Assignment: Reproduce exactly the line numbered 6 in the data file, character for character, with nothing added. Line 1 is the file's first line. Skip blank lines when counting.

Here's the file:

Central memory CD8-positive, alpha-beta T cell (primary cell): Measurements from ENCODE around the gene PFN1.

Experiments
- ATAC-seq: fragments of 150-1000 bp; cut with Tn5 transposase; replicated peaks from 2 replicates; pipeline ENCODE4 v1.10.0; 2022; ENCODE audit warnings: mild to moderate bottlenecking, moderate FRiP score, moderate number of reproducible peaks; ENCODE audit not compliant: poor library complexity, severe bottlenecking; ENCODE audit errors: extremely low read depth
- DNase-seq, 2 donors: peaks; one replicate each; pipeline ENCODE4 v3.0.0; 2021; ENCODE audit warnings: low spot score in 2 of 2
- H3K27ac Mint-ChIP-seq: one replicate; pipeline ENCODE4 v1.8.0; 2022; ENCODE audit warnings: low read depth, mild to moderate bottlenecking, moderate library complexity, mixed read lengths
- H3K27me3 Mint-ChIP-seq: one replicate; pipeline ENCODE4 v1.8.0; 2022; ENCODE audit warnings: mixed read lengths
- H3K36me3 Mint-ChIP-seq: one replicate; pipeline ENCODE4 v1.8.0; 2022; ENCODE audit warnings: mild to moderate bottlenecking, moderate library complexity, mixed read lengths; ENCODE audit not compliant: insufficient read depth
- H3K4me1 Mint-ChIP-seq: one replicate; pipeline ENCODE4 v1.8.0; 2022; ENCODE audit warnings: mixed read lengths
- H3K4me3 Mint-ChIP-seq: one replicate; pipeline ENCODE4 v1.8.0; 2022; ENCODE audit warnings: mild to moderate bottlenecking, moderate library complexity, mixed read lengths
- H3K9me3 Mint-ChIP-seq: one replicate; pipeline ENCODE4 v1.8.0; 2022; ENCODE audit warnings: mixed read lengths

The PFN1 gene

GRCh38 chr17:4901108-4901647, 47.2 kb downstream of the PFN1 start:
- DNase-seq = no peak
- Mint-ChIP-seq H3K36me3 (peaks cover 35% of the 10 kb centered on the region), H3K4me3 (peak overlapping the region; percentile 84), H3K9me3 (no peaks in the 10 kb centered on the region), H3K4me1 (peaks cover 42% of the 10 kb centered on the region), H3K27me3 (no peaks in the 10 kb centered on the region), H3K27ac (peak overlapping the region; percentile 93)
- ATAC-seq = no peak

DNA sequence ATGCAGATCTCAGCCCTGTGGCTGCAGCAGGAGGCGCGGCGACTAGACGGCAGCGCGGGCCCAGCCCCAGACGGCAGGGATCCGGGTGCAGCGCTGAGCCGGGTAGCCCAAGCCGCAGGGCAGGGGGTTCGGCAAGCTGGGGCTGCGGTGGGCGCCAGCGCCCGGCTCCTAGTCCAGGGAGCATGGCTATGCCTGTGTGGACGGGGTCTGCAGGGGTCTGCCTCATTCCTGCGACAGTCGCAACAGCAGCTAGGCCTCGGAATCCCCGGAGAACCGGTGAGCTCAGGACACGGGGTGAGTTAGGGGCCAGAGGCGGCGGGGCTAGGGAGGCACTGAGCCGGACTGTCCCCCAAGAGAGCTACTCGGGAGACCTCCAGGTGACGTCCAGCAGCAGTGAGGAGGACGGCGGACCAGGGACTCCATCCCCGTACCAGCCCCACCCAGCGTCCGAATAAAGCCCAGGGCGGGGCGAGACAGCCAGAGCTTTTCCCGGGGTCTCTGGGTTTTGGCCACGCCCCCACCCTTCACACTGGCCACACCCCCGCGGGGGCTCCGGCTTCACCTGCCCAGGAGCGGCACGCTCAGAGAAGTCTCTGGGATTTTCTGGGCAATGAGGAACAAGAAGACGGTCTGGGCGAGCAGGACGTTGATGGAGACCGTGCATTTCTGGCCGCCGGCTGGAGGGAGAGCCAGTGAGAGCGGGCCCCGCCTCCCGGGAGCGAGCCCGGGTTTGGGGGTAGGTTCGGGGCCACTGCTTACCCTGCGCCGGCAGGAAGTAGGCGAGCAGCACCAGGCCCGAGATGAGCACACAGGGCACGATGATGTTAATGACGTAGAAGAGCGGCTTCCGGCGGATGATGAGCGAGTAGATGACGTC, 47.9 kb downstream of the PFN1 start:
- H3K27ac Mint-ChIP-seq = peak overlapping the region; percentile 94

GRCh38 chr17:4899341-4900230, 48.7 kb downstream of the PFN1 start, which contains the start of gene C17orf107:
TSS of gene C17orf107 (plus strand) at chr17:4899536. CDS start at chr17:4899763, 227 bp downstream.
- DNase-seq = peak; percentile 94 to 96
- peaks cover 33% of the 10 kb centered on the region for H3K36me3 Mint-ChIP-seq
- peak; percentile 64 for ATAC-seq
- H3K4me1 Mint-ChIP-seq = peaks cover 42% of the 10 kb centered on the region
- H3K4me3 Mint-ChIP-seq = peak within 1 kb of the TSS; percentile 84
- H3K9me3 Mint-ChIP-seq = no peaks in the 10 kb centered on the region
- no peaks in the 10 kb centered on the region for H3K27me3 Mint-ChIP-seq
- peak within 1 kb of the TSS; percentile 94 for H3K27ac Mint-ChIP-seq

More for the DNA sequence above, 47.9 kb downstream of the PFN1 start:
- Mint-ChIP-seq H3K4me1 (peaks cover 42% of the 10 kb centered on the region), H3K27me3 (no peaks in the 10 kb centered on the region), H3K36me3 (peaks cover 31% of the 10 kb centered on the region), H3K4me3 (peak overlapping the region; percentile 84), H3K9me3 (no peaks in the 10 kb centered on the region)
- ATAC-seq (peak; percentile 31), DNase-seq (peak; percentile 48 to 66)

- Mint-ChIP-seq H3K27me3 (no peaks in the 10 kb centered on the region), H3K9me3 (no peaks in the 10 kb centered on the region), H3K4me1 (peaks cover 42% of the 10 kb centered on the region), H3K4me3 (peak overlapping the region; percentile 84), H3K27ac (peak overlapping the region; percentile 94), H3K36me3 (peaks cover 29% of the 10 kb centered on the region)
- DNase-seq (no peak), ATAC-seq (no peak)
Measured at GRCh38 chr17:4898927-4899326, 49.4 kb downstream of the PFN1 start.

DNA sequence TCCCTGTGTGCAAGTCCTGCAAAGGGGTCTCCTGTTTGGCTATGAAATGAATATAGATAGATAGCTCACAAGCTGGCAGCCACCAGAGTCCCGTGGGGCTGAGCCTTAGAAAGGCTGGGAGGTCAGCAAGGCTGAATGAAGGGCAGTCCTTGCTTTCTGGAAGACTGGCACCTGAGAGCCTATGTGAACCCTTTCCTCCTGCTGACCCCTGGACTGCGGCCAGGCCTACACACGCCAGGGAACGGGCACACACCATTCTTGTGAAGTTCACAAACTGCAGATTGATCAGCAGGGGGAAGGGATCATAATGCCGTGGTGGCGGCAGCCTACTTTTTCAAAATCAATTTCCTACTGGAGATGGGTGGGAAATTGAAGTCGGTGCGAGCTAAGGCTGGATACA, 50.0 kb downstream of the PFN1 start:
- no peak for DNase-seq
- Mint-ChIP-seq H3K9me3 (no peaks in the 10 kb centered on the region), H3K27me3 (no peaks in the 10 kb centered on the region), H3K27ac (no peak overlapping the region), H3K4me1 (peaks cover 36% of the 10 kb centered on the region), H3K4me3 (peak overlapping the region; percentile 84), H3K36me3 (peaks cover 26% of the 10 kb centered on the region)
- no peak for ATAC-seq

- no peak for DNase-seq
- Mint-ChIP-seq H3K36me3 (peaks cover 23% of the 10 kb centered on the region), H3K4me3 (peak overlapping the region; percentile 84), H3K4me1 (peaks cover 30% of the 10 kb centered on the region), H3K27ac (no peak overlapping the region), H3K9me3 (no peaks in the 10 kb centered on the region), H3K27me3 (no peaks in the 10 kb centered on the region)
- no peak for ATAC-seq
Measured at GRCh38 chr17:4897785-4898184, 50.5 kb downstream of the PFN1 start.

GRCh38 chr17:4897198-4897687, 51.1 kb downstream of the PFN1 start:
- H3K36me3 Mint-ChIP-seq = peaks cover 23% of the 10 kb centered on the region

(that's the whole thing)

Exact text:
- H3K27me3 Mint-ChIP-seq: one replicate; pipeline ENCODE4 v1.8.0; 2022; ENCODE audit warnings: mixed read lengths